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Transbound Emerg Dis. 2014 Aug;61(4):289-92. doi: 10.1111/tbed.12234. Epub 2014 May 15.

Serological screening suggests presence of schmallenberg virus in cattle, sheep and goat in the zambezia province, mozambique.

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  • 1Department of Biomedical Sciences and Veterinary Public Health, Section of Virology, Swedish University of Agricultural Sciences, Uppsala, Sweden.

Abstract

Schmallenberg virus (SBV) is a novel Orthobunyavirus within the family Bunyaviridae belonging to the Simbu serogroup. Schmallenberg virus infects ruminants and has since its discovery in the autumn 2011 been detected/spread to large parts of Europe. Most bunyaviruses are arboviruses, and SBV has been detected in biting midges in different European countries, suggesting that they may play a role in the transmission of the virus. It is not known how SBV was introduced to Europe and if SBV is present in countries outside of Europe. Thus, in this study, we conducted a serological screening for SBV antibodies in cattle (no. 79), sheep (no. 145) and goat (no. 141) in the Zambezia Province in Mozambique during September 2013. The results show a high percentage of antibody-positive animals. All farms tested had seropositive animals; cattle displayed the highest prevalence with 100% positive animals. Sheep and goat also displayed high number of positive animals with a 43-97% and 72-100% within-herd seroprevalence, respectively. This initial serological screening suggests that SBV is present on the African continent. However, cross-reactivity with other members of the Simbu serogroup cannot be ruled out, and further studies are needed to identify and characterize the virus responsible for the antibody-positive results.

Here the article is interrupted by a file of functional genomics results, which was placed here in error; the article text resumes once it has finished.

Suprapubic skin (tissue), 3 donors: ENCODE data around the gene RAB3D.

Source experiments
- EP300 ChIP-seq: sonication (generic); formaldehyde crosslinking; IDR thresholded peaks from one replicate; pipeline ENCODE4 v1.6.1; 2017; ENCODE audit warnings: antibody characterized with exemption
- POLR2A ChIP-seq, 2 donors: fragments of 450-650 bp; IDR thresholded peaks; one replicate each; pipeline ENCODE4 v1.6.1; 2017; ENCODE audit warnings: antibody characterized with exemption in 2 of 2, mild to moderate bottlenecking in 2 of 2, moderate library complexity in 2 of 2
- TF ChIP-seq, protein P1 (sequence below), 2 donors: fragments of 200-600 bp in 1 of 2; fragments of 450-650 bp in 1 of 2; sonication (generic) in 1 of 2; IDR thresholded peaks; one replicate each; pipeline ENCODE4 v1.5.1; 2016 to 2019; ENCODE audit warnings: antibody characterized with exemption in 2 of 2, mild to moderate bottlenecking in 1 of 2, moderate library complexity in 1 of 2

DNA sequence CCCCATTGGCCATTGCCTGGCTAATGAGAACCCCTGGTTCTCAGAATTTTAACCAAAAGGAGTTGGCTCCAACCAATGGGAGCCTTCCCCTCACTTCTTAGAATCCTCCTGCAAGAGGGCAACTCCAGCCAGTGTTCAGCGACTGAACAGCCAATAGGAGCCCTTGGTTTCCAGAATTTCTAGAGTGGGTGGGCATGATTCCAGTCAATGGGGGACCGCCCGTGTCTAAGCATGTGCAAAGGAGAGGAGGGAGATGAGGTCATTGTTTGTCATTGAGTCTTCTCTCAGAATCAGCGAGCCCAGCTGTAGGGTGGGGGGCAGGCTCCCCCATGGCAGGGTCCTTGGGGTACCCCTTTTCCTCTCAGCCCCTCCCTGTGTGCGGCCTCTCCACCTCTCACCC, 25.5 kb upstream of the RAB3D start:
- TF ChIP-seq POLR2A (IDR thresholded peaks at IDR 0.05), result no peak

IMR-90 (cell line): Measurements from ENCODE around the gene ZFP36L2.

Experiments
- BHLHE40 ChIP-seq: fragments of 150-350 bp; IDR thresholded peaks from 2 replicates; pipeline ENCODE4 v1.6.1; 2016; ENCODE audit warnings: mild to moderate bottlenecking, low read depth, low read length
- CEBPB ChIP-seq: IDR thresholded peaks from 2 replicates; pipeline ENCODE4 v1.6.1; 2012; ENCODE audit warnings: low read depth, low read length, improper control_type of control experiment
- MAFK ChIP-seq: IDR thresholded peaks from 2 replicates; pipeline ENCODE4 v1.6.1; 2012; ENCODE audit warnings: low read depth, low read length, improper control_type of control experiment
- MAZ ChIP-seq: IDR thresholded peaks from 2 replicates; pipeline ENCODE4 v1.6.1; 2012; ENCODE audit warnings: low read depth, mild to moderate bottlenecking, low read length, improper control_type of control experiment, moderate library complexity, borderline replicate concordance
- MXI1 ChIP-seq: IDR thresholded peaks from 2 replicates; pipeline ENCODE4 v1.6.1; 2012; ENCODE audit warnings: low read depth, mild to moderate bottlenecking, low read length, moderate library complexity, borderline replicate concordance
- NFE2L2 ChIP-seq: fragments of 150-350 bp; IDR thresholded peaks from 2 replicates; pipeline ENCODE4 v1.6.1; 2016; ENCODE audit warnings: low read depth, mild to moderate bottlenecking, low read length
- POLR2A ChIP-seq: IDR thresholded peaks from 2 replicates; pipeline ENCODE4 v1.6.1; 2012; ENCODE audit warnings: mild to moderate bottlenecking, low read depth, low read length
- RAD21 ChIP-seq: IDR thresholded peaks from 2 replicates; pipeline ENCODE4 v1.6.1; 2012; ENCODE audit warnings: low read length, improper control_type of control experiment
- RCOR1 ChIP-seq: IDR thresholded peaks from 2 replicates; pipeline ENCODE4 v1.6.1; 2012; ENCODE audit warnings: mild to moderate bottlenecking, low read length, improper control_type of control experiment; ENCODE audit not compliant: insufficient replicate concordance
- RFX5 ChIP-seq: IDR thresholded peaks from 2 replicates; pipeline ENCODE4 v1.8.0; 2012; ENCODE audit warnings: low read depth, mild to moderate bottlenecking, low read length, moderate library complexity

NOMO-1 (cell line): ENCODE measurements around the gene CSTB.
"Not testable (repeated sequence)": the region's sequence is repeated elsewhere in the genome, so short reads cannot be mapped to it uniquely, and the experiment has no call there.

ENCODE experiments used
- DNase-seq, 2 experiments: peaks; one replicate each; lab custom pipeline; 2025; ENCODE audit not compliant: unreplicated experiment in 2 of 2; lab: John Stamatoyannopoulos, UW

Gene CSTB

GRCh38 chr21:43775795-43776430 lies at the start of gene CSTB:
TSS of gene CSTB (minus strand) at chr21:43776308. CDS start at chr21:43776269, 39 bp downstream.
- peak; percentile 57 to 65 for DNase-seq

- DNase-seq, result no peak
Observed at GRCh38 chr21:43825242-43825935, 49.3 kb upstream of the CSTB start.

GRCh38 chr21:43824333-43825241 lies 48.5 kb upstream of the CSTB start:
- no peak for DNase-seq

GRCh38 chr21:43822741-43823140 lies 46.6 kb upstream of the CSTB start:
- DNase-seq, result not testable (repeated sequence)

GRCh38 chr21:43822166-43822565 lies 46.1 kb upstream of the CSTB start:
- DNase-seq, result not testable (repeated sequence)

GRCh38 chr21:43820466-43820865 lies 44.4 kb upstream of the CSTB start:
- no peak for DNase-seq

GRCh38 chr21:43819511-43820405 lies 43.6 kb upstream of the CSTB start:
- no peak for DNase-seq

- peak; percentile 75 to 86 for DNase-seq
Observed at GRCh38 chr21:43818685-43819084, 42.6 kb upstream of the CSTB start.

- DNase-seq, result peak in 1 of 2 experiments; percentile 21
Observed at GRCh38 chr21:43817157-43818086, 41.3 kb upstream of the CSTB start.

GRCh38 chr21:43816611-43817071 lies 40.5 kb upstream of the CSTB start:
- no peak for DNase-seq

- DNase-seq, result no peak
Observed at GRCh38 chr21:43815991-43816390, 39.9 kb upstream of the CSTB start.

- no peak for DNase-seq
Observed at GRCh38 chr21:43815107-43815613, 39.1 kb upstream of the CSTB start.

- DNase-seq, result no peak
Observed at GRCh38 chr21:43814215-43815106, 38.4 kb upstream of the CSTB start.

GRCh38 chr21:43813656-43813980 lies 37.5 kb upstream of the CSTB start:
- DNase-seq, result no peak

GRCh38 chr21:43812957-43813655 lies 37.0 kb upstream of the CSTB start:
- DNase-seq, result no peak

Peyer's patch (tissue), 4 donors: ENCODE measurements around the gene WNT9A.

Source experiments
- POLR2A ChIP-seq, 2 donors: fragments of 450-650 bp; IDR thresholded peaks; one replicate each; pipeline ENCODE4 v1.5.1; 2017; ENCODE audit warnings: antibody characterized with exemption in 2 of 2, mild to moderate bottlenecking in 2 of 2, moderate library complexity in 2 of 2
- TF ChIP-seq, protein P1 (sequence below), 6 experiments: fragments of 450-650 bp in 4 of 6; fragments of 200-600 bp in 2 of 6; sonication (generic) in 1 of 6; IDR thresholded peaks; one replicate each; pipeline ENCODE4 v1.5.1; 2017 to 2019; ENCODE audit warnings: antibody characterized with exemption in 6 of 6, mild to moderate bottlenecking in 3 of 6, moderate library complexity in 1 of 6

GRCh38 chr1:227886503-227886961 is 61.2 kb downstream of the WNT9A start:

© 2014 The Authors. Transboundary and Emerging Diseases Published by Blackwell Verlag GmbH.

KEYWORDS:

arboviruses; diagnostics; emerging diseases; veterinary epidemiology; virus

PMID:
24828615
[PubMed - in process]
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